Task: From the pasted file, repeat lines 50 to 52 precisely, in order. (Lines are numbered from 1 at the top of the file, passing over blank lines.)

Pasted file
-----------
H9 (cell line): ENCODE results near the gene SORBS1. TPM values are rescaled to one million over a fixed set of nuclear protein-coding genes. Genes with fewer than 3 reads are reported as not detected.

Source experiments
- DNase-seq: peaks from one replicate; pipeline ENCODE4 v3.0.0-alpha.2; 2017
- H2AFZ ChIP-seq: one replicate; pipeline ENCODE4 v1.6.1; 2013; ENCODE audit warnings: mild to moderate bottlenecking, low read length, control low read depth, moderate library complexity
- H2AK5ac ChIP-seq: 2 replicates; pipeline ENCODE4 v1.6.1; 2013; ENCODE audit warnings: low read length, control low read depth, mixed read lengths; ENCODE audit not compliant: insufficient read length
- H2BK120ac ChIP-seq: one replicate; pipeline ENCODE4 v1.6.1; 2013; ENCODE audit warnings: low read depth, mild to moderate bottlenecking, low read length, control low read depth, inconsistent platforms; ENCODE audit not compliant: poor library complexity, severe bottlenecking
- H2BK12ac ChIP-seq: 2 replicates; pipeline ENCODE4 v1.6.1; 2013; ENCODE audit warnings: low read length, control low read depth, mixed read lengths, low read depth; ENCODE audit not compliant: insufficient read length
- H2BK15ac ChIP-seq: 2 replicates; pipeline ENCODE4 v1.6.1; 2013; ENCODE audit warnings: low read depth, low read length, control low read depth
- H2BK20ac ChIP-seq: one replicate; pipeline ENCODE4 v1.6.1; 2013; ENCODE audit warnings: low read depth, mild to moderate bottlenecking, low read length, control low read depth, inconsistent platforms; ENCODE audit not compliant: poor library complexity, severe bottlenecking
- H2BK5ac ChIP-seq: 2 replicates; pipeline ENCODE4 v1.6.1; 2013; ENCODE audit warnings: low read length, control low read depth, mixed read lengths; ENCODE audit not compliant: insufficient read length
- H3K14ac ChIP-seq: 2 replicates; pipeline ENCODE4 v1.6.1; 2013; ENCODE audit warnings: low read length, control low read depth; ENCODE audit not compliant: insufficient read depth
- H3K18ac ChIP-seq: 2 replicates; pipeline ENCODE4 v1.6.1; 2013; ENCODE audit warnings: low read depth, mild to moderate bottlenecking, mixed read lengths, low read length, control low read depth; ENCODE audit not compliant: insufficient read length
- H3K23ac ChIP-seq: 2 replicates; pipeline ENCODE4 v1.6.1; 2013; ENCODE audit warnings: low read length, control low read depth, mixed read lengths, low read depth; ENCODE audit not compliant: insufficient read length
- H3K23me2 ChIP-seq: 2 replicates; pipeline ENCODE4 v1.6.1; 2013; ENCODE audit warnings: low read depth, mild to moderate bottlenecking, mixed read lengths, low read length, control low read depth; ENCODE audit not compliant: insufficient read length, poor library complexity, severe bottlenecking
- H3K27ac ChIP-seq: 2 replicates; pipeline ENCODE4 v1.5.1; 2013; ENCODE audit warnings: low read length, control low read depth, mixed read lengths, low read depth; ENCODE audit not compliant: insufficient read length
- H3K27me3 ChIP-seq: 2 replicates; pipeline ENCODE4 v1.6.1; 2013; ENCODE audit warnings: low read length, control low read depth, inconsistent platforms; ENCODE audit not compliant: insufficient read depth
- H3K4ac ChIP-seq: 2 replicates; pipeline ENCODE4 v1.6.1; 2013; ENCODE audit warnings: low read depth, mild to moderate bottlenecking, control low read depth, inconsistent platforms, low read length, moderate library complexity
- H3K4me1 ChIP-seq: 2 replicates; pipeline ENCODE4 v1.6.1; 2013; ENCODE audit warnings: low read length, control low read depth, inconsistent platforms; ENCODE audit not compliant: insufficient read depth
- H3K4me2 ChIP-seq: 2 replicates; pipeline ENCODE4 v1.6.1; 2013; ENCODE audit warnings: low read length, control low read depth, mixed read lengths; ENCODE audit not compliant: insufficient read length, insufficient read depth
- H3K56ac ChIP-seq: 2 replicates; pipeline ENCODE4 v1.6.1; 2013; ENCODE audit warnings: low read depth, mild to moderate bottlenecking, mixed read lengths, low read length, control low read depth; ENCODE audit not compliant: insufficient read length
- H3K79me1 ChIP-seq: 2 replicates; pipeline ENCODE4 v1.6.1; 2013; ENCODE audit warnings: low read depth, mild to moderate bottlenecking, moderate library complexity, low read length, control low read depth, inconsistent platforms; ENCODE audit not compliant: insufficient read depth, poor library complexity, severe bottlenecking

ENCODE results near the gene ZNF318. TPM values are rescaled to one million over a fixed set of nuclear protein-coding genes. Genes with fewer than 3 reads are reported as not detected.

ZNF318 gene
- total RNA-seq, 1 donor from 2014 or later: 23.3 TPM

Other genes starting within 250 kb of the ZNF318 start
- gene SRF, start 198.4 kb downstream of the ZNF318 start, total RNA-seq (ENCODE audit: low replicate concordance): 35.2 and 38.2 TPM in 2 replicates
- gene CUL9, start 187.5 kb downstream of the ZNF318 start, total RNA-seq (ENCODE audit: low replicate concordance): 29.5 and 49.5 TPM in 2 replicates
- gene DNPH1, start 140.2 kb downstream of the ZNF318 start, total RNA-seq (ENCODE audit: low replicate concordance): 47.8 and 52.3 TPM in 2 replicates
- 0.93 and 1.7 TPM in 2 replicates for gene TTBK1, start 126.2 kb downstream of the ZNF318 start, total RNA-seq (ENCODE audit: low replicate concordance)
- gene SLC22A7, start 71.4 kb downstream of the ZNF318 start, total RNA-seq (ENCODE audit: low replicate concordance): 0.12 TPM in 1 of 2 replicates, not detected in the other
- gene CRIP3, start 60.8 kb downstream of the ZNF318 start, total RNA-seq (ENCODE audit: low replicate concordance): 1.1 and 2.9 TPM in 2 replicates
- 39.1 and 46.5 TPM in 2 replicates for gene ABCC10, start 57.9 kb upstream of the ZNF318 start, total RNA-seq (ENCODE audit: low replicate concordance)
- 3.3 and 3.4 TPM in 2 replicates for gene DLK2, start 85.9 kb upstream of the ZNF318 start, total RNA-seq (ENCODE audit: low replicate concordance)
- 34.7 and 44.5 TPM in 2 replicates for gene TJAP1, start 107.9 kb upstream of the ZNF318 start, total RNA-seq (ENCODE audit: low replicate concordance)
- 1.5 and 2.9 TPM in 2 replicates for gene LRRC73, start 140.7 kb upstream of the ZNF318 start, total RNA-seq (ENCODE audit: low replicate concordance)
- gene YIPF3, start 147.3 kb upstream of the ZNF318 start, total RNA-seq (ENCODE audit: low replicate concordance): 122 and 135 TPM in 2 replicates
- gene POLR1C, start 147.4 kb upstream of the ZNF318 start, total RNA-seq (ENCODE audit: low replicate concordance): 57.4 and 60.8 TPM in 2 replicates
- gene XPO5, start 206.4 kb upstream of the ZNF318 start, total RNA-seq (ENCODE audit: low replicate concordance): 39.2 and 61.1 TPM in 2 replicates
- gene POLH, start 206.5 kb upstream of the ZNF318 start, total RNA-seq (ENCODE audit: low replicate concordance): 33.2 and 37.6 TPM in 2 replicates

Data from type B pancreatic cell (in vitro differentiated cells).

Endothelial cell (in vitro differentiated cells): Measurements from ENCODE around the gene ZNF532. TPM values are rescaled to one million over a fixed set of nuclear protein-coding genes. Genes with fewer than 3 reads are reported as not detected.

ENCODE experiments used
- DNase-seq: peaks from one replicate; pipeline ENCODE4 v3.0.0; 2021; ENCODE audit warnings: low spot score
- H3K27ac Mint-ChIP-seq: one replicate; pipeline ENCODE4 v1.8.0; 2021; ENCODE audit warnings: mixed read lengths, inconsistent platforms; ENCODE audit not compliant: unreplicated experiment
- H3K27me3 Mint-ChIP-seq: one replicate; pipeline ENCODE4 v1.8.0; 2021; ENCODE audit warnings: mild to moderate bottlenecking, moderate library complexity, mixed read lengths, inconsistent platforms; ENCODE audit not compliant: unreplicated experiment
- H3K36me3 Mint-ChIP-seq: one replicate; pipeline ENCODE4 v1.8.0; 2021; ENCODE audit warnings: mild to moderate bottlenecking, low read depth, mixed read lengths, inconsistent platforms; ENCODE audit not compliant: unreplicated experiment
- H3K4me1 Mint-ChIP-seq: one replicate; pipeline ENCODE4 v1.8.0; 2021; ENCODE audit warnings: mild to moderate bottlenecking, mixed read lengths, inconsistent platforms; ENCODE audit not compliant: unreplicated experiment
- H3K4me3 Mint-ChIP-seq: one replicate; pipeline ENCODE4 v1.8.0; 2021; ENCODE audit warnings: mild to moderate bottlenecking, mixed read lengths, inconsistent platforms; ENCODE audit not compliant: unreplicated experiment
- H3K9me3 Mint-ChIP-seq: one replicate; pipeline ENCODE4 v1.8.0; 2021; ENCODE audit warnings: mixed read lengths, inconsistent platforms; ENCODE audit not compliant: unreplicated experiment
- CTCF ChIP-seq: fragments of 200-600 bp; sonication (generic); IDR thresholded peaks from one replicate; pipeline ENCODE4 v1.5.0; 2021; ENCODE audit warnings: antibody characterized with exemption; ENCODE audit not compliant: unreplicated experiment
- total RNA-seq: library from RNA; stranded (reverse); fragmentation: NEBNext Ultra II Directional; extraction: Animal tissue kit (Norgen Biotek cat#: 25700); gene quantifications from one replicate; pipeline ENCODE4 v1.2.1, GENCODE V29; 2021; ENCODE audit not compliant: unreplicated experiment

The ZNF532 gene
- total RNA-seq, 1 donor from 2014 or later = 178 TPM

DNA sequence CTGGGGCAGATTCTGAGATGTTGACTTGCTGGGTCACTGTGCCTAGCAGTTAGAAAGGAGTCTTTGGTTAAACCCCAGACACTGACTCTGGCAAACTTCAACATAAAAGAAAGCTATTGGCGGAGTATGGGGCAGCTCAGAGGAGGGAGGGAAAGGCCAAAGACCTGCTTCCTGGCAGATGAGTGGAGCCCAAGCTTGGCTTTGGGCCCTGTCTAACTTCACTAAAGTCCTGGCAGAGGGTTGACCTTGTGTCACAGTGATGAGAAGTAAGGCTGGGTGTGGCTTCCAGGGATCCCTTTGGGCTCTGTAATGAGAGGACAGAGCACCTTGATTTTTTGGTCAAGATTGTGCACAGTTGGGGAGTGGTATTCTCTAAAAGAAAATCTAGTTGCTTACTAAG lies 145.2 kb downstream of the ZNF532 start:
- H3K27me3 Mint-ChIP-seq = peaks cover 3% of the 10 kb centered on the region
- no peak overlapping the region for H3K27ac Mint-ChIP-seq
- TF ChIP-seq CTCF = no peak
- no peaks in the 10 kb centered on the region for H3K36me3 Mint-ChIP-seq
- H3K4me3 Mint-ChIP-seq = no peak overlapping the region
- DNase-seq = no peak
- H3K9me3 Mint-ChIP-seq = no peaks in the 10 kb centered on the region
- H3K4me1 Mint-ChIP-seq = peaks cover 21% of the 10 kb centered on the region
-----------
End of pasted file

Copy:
- CTCF ChIP-seq: fragments of 200-600 bp; sonication (generic); IDR thresholded peaks from one replicate; pipeline ENCODE4 v1.5.0; 2021; ENCODE audit warnings: antibody characterized with exemption; ENCODE audit not compliant: unreplicated experiment
- total RNA-seq: library from RNA; stranded (reverse); fragmentation: NEBNext Ultra II Directional; extraction: Animal tissue kit (Norgen Biotek cat#: 25700); gene quantifications from one replicate; pipeline ENCODE4 v1.2.1, GENCODE V29; 2021; ENCODE audit not compliant: unreplicated experiment

The ZNF532 gene